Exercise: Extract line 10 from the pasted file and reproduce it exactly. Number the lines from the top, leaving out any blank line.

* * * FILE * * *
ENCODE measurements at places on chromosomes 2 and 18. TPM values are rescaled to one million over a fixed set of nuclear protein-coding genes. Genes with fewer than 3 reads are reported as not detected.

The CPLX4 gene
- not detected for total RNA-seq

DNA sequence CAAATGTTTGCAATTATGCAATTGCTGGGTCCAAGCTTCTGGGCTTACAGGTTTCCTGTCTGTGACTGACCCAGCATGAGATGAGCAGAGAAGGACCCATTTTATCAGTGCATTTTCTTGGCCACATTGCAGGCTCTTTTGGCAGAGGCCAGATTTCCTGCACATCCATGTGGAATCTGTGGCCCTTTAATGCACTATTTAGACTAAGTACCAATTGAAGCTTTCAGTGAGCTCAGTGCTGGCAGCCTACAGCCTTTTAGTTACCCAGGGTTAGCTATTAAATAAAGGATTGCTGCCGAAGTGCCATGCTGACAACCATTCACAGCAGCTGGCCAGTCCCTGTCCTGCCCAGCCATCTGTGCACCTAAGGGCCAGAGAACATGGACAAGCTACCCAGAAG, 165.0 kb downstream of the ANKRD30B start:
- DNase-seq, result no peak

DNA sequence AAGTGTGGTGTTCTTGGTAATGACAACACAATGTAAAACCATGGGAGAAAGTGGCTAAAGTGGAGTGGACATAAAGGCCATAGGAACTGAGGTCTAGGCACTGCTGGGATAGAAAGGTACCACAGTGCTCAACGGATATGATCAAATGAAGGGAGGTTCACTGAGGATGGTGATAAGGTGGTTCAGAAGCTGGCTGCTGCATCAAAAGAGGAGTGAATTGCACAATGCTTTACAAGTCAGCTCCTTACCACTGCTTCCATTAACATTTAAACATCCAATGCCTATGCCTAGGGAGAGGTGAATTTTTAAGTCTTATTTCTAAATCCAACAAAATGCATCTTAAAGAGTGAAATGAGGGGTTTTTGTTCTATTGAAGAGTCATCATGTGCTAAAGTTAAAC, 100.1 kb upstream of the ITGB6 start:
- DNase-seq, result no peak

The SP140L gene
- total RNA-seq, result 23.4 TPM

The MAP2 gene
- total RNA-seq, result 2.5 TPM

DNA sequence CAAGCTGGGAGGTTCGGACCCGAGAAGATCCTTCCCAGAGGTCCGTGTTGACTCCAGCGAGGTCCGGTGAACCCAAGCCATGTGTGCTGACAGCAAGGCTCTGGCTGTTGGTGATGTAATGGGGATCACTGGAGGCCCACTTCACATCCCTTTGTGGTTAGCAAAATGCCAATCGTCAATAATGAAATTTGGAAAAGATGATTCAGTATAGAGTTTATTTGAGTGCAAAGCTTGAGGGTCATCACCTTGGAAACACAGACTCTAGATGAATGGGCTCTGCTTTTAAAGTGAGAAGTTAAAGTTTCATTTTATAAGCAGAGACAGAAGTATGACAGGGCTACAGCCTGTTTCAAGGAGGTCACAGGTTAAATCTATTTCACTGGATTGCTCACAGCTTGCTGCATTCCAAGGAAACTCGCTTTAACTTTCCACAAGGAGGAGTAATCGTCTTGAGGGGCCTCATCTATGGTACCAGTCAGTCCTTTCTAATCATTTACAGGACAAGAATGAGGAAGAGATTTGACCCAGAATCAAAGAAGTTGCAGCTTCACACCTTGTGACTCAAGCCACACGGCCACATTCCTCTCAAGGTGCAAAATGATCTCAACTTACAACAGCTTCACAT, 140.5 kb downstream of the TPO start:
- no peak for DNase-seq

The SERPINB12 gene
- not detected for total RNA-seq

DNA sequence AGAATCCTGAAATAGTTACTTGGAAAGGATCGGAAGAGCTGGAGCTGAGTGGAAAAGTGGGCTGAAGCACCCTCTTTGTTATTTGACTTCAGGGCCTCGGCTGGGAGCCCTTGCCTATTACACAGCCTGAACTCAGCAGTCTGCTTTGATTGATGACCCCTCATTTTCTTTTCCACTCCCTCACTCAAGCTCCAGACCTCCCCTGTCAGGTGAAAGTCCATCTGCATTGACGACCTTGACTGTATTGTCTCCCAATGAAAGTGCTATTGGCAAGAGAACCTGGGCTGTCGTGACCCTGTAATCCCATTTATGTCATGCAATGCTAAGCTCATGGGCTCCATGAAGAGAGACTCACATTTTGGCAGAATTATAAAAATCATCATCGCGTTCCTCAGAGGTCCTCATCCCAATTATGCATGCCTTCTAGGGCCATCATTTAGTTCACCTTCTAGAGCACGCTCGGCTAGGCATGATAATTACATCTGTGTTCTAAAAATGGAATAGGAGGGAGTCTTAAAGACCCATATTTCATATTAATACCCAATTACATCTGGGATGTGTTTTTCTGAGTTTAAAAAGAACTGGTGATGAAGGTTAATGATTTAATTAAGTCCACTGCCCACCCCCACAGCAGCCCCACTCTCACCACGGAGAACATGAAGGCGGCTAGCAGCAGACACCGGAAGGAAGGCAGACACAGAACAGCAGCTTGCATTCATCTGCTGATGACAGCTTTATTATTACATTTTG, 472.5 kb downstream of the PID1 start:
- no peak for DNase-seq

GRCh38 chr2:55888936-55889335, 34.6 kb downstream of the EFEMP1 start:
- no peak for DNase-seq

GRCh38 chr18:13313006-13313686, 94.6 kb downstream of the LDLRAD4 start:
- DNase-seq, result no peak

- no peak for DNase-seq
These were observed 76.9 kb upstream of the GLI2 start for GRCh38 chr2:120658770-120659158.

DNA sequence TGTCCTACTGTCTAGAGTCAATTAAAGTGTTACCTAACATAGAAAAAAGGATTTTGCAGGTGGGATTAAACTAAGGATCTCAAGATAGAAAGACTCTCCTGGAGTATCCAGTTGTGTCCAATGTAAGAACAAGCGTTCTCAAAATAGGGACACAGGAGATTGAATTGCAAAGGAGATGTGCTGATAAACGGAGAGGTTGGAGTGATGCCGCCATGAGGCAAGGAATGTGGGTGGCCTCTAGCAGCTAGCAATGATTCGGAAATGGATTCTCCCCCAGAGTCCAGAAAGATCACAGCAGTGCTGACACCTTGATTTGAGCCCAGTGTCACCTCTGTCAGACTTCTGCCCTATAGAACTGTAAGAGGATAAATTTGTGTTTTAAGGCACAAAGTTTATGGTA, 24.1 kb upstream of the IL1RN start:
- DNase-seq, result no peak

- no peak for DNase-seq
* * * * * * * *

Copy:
The MAP2 gene